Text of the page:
Okay, yes, most Switch owners probably have other things on their minds this week. But if you enjoyed Cosmic Star Heroine, the sci-fi RPG adventure from Zeboyd Games, as much as I did, you may want to look into picking up a physical copy of the game through Limited Run Games. Unlike many of the games from that publisher, the pre-orders are totally open on this one, at least until this Friday. No struggle, no waiting for the thing to go on sale only to miss out because you sneezed, just a simple $29.99 pre-order.
That gets you the game card, the lovely case, and a full-color instruction manual so fat that its final page count is being determined by the maximum size that can be fit inside a Switch case! Who wouldn’t want that on their shelf?
World of Final Fantasy Maxima is Getting a Physical Release in Asia
Hey, are you like me? Is your memory card space so valuable that you wince at seeing download-only releases that crest the 10 GB mark? Don’t you just wish you could buy some of those beefy games in physical form? I don’t know why Square passed on a physical version of World of Final Fantasy Maxima for the Switch, but if you really, really want one, it looks like it’s going to be happening via an Asian release.
Since Switch games are region-free and this particular game supports multiple languages including English, you can grab that Asian version when it releases in February 2019 and enjoy it to your heart’s content. So far, it looks like only Play-Asia is taking pre-orders, so you’ll have to head there if you want to reserve it.
Monster Boy and the Cursed Kingdom ($39.99)
You can’t spell “Feel-Good Comeback of the Late 2010s” without “Wonder Boy”. I think, anyway. Following up on the terrific remake of Wonder Boy: The Dragon’s Trap, Monster Boy and the Cursed Kingdom is a brand-new adventure from Wonder Boy creator Ryuichi Nishizawa, Game Atelier, and publisher FDG Entertainment. The price may seem a little high, but the early buzz on this one is great. It’s a new Monster World game in 2018, and I’m not sure what more you could ask for from this absurd world of ours.
Gear.Club Unlimited 2 ($59.99)
While the first Gear.Club Unlimited felt awfully, well, limited, the sequel seems to be offering more of what players may be looking for. Plenty of licensed cars, a huge play area full of challenges to take on, a story mode where you have to save your family team from bankruptcy, and some sweet four-way split-screen local multiplayer.
Toki was something of a fixture in my local arcades in the 1990s. I don’t think it was ever a particularly great game per se, but it was pretty fun and had a really amusing flavor to it. This remake was initially announced almost a decade ago in 2009, so it’s amazing to see it finally exist. Is it good? Not sure, but it at least looks and sounds wonderful. If you were a Toki nut back in the day, you’re probably going to want to be all over this.
Atelier Arland series ($39.99 each, $99.99 for the Deluxe Pack)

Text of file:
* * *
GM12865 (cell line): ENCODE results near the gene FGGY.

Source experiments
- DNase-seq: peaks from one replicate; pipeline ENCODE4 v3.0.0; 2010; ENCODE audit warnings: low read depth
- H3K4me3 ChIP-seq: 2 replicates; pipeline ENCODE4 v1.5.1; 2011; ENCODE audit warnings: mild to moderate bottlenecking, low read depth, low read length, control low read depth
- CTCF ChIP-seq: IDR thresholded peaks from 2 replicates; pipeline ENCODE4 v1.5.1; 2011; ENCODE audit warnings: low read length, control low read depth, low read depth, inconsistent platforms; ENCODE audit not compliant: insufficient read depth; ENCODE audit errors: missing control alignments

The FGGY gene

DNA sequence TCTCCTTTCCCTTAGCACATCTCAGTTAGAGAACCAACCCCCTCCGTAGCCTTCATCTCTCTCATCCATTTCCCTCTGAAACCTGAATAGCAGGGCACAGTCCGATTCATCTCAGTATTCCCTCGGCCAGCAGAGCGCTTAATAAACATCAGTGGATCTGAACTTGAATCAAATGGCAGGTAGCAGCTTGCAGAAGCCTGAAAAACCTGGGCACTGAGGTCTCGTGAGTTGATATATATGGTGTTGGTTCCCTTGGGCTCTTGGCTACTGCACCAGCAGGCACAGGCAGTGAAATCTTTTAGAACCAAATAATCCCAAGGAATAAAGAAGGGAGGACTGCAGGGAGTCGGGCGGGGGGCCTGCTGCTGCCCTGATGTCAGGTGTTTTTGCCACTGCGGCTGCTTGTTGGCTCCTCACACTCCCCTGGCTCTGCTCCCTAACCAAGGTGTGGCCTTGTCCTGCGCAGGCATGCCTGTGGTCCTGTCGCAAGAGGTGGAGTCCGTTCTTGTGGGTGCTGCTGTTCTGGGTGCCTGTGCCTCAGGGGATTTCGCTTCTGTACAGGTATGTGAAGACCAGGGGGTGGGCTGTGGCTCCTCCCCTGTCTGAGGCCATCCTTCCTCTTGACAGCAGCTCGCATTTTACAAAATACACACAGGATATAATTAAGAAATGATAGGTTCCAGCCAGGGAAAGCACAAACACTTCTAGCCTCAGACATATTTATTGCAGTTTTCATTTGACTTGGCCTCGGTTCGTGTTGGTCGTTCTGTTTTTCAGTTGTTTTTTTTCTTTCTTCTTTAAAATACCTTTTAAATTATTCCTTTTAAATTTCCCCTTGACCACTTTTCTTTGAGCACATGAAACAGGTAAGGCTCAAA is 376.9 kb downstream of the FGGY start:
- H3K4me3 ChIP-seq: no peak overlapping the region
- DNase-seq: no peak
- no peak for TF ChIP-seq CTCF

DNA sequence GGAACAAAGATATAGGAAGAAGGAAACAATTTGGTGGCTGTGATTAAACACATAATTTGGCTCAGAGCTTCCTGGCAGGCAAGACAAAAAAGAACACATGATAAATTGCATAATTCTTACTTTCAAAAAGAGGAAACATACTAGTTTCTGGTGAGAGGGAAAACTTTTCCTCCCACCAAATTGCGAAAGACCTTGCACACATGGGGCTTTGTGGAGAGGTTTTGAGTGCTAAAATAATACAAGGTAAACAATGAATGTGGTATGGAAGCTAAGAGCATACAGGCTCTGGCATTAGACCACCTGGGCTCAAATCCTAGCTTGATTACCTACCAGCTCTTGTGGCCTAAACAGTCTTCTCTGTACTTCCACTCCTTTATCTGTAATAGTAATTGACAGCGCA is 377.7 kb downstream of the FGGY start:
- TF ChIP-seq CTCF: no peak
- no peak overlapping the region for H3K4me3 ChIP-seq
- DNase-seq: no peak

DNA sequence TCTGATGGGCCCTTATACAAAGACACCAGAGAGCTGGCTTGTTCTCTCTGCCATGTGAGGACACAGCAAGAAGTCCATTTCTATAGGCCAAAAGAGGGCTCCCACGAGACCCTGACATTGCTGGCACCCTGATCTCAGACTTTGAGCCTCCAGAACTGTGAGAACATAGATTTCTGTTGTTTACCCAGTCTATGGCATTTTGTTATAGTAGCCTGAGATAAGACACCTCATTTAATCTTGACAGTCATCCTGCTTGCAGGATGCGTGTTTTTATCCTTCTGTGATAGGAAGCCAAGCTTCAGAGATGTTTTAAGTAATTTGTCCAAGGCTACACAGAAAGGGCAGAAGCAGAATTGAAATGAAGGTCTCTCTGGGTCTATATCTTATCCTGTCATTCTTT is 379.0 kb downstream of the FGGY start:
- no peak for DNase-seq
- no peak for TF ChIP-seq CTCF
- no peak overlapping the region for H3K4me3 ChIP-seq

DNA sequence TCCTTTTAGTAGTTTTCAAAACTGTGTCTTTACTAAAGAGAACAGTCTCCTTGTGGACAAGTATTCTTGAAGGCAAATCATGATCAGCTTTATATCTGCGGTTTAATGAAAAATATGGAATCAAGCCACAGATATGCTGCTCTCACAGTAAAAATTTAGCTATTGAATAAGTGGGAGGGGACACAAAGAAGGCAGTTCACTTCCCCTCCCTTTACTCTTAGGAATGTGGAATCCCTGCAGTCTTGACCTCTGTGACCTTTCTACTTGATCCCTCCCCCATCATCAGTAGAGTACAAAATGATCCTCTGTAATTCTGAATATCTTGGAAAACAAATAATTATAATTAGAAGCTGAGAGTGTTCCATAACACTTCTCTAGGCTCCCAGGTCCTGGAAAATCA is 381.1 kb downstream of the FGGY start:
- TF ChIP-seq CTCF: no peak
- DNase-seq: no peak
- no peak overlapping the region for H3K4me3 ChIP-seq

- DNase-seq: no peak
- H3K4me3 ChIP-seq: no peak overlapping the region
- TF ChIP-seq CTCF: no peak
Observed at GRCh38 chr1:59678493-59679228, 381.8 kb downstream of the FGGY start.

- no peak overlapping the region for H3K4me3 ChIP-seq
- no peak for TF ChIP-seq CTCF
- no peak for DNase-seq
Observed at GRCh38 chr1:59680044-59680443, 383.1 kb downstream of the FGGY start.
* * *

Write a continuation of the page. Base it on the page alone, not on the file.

If you like RPGs with crafting systems, you probably already love the Atelier series. The Atelier series is known for its intricate mechanics and heart-warming storylines, with excellent character work that almost always impresses even the harshest skeptics. The Switch has already played host to one game in the series, Atelier Lydie & Suelle, but owners of the system can now dive into some of the most beloved entries of them all. The Arland sub-series consists of three games, each one a fully-featured RPG with dozens of hours of gameplay. You can buy them a la carte or pick up all three at a heavy discount. Either way, RPG fans will want to at least add these to their wishlists if they haven’t already played them elsewhere.
I’ll be honest, none of the new sales today are really doing anything for me. But hey, that’s just me. They may do something for you, or perhaps you might want to look into some of the still-running sales from a few days ago, like Freedom Planet? At any rate, here’s what’s up today.
New Games on Sale
Alteric ($1.99 from $4.99 until 12/15)
Energy Balance ($1.19 from $2.99 until 12/15)
I Am the Hero ($7.99 from $9.99 until 12/16)
The Mooseman ($4.89 from $6.99 until 12/15)
OkunoKA ($13.50 from $15.00 until 12/7)
Sigi: A Fart for Melusina ($3.49 from $4.99 until 12/15)
State of Anarchy: Master of Mayhem ($5.59 from $7.99 until 12/15)
Super Daryl Deluxe ($15.99 from $19.99 until 12/6)
Where Are My Friends? ($1.19 from $5.99 until 12/15)
Sales Ending Tomorrow, Wednesday, December 5th
Energy Cycle Edge ($4.24 from $4.99 until 12/5)
Big Buck Hunter Arcade ($23.99 from $29.99 until 12/5)
Cartoon Network: Battle Crashers ($14.99 from $29.99 until 12/5)
Dead Fun Pack: Penguins and Aliens Strike Again ($3.49 from $6.99 until 12/5)
Final Light, The Prison ($2.79 from $6.99 until 12/5)
Goosebumps the Game ($23.99 from $29.99 until 12/5)
Monster Jam Crush It ($14.99 from $29.99 until 12/5)
Rapala Fishing Pro Series ($23.99 from $29.99 until 12/5)
Sumer ($10.49 from $14.99 until 12/5)
Tower of Babel ($3.99 from $9.99 until 12/5)
Anyway, those are the highlights for today. As I said at the beginning, it’ll probably take me a little while to get into the swing of things, but I’ll do my best to do good ol’ Phil and our many Switch-owning readers proud as we march into this holiday season. Until next time, thanks for reading!